Back to the future: Threat actors dust off old tools for new tricks in the Q3 Threat Report
As in 2016, the third quarter of 2017 was marked by peak year-to-date malicious message volumes. In this case, high-volume campaigns were led by ransomware, particularly Locky and, to lesser extents, Philadelphia and GlobeImposter, as well as The Trick banking Trojan. Notably, the majority of malicious email campaigns came from a single actor: TA505, whose extensive history was profiled in a recent Threat Insight blog.
Throughout Q3, actors also favored URL-based malware distribution over the document attachment campaigns that have dominated the email threat landscape since late 2014. At the same time, we continued to observe evolving social engineering and targeting techniques in email fraud and in BEC attacks that did not use any malware payloads at all.
Social media remained fruitful territory for threat actors, who increased their presence in support fraud accounts used for so-called “angler phishing” while our first public report on lookalike domains registered for Fortune 50 brands showed suspicious domain registrations far outpacing defensive registrations by brand owners.
Here are key takeaways from this quarter’s Proofpoint Threat Report:
Malicious email volume soared in Q3, increasing 85% from the prior quarter. Much of this increase was driven by an explosion of email with malicious URLs linking to hosted malware, the volume of which rose 600% from the previous quarter and more than 2,200% from the year-ago quarter. This represents the highest proportion of malicious URL messages (compared to attachment-based email attacks) that we have seen since 2014. However, attachment campaigns were still very present, with malware hidden in compressed-file archive attachments comprising much of the volume in these campaigns.
Figure 1: Year-to-date indexed attack types
Across our global customer base, ransomware appeared in almost 64% of all malicious email. New ransomware strains appeared daily, but Locky remained the top payload, both in terms of ransomware and across all malware families.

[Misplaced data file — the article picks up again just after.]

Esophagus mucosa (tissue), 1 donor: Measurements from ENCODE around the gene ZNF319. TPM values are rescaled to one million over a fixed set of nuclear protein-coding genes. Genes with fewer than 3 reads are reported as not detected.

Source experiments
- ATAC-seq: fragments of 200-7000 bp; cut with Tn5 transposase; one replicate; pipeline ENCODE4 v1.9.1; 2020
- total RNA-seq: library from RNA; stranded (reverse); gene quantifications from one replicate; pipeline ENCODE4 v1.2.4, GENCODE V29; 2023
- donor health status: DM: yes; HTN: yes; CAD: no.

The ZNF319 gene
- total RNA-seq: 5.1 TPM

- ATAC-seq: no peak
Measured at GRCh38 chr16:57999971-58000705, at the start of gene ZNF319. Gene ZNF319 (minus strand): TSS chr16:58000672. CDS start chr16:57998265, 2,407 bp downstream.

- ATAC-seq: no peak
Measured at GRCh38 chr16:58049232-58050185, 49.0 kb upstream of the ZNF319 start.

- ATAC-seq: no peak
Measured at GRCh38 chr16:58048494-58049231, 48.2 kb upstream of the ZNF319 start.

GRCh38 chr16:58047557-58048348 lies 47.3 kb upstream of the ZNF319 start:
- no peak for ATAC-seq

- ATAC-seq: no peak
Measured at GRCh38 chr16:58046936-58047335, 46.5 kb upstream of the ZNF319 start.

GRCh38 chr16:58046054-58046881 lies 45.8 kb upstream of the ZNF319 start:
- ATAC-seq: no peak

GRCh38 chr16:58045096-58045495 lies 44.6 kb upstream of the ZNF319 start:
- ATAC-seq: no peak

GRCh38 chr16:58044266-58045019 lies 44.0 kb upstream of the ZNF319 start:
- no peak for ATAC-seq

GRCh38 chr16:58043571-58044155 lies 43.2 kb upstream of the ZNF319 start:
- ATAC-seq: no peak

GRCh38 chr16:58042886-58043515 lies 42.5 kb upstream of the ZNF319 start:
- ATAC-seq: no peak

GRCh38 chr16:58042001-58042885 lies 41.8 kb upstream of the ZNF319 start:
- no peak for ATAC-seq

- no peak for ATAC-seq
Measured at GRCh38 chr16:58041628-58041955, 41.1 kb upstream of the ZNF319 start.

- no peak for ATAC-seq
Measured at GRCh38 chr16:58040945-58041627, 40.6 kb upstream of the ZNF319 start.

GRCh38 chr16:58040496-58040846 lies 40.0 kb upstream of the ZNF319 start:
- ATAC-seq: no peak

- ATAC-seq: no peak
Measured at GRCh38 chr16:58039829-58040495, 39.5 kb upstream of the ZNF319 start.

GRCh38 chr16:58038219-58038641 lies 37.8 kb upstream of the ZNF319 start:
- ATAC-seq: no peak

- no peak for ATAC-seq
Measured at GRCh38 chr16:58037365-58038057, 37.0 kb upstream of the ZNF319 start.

Banking Trojans, on the other hand, represented 24% of all malicious email volume, with The Trick accounting for 70% of banking Trojan payloads and displacing Dridex as the top banker in Q3. Dridex—along with Ursnif, Bancos, and Zloader—continued in regionally focused campaigns. A new version of Retefe also appeared using a leaked exploit from the U.S. National Security Agency known as EternalBlue to spread across internal networks, echoing the use of NSA exploits in destructive ransomware attacks from Q2.
Figure 2: Malware payloads by category during Q3
Email fraud rose 29% versus the previous quarter, while attack frequency also increased, with 12% more email fraud attempts per targeted organization than in Q2.
Exploit Kits And Web-based Attacks
Exploit kits (EKs) suffered a well-publicized decline in 2016 and we continue to observe traffic levels hovering around 10% of their 2016 peak. However, attackers are layering social engineering schemes into their EK campaigns, a trend suggesting they are looking beyond increasingly scarce exploits to monetize EK activity.